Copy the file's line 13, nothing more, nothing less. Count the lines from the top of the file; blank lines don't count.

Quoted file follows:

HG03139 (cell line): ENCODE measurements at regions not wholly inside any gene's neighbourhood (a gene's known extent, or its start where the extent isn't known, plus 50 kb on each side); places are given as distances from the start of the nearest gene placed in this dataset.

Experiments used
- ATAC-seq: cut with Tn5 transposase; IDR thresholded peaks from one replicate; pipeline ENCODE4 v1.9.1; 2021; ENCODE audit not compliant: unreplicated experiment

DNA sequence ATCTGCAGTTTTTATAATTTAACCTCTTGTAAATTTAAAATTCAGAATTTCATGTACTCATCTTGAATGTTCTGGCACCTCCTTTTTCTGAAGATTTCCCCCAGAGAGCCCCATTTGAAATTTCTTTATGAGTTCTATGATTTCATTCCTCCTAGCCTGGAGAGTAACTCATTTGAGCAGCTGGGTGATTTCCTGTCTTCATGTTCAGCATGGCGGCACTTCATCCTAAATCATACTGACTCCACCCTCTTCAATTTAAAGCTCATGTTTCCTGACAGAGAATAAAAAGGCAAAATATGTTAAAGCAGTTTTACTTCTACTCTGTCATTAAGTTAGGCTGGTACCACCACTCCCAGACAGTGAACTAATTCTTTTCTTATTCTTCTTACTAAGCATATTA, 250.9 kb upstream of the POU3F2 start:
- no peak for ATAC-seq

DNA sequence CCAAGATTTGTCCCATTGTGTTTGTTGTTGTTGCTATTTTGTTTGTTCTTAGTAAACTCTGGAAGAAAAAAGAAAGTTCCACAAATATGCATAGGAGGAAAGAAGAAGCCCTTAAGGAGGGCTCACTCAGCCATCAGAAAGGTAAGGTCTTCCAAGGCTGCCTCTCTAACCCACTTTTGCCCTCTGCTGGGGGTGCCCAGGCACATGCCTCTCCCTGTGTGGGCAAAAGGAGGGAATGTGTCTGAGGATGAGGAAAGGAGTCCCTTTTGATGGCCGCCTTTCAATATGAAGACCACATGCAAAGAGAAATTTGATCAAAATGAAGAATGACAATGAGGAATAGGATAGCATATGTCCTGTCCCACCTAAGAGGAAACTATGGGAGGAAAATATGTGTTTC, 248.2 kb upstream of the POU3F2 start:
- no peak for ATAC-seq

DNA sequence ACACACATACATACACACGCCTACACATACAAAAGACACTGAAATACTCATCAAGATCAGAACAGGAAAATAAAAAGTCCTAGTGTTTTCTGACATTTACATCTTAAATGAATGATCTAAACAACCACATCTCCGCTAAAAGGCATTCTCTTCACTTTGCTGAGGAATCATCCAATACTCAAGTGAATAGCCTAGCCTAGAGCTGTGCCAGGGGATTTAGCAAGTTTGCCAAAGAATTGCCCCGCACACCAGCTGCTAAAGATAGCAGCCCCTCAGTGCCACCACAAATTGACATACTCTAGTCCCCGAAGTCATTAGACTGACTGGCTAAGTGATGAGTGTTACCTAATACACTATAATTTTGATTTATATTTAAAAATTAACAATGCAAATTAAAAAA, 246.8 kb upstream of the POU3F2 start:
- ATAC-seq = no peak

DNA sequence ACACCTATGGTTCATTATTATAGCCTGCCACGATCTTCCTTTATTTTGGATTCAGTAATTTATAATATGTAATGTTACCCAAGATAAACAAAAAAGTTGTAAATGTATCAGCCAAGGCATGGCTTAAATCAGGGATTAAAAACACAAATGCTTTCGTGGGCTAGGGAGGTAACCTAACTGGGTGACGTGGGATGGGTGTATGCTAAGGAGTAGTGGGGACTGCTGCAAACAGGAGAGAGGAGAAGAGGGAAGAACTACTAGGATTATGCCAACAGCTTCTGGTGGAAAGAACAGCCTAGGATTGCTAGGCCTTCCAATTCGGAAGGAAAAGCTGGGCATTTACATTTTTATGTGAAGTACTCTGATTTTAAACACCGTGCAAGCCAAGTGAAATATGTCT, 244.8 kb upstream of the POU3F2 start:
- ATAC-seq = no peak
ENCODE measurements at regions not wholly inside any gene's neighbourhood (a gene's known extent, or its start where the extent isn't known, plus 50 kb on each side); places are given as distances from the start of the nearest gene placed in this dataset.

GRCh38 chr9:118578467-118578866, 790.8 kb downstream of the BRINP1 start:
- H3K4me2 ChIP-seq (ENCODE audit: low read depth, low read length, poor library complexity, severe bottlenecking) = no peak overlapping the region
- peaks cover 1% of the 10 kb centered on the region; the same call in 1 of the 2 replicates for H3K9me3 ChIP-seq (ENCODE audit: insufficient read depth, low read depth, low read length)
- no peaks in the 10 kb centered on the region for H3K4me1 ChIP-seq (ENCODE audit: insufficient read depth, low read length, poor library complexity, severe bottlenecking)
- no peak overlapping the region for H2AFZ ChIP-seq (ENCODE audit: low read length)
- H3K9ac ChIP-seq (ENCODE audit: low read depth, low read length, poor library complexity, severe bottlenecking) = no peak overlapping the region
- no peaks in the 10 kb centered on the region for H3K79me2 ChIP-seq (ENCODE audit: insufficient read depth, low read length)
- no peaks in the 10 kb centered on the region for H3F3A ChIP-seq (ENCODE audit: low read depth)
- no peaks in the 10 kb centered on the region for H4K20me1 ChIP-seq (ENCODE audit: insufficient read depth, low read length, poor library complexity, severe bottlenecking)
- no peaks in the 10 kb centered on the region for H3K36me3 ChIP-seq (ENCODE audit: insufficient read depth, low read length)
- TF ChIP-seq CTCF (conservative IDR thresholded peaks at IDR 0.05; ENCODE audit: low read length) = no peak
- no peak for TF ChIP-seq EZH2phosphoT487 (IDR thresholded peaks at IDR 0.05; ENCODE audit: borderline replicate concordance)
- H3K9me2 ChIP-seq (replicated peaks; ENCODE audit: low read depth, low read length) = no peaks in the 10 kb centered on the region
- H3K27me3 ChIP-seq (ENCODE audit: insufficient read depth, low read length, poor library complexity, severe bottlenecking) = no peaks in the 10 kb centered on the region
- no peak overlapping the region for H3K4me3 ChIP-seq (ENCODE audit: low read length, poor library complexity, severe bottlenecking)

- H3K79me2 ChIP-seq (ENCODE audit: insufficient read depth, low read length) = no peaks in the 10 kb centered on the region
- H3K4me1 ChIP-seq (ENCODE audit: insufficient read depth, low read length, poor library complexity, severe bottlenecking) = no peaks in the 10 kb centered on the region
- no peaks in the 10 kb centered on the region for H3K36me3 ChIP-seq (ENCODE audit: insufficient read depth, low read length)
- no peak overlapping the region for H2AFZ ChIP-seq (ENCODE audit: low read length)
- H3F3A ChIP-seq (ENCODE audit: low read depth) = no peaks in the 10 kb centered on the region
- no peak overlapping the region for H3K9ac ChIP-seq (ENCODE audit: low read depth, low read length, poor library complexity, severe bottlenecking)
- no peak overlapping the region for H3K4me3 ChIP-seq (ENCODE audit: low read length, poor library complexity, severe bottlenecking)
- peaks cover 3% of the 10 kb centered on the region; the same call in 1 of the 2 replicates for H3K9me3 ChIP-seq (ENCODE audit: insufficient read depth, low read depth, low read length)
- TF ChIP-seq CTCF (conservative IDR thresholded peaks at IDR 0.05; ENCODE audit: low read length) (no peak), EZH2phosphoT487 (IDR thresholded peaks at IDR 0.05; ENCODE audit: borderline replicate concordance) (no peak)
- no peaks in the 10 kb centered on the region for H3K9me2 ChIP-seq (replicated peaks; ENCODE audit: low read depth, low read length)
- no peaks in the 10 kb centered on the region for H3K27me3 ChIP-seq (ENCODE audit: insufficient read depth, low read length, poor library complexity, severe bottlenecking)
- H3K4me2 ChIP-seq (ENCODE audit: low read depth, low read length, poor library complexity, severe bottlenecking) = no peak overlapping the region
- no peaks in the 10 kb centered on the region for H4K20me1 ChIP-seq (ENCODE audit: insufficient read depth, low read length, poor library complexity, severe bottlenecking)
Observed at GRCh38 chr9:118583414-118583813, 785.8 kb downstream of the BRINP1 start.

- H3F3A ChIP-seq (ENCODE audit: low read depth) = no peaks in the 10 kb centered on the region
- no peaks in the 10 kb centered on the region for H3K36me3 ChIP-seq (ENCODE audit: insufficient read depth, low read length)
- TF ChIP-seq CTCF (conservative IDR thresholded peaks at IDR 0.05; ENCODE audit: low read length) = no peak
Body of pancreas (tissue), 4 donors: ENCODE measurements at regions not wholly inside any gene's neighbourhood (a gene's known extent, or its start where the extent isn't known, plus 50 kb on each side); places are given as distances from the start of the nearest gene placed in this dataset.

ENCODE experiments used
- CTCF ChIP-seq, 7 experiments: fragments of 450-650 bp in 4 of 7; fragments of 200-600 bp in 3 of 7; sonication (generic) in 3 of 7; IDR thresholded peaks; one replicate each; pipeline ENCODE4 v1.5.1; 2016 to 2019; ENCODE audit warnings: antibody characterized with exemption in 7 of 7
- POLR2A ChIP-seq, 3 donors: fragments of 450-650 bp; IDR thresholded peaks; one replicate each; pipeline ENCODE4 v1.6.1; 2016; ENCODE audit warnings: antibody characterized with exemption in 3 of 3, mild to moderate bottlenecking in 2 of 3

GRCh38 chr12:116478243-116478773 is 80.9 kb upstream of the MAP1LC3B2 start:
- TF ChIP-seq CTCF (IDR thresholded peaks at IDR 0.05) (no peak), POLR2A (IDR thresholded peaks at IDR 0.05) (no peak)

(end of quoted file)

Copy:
GRCh38 chr9:118578467-118578866, 790.8 kb downstream of the BRINP1 start: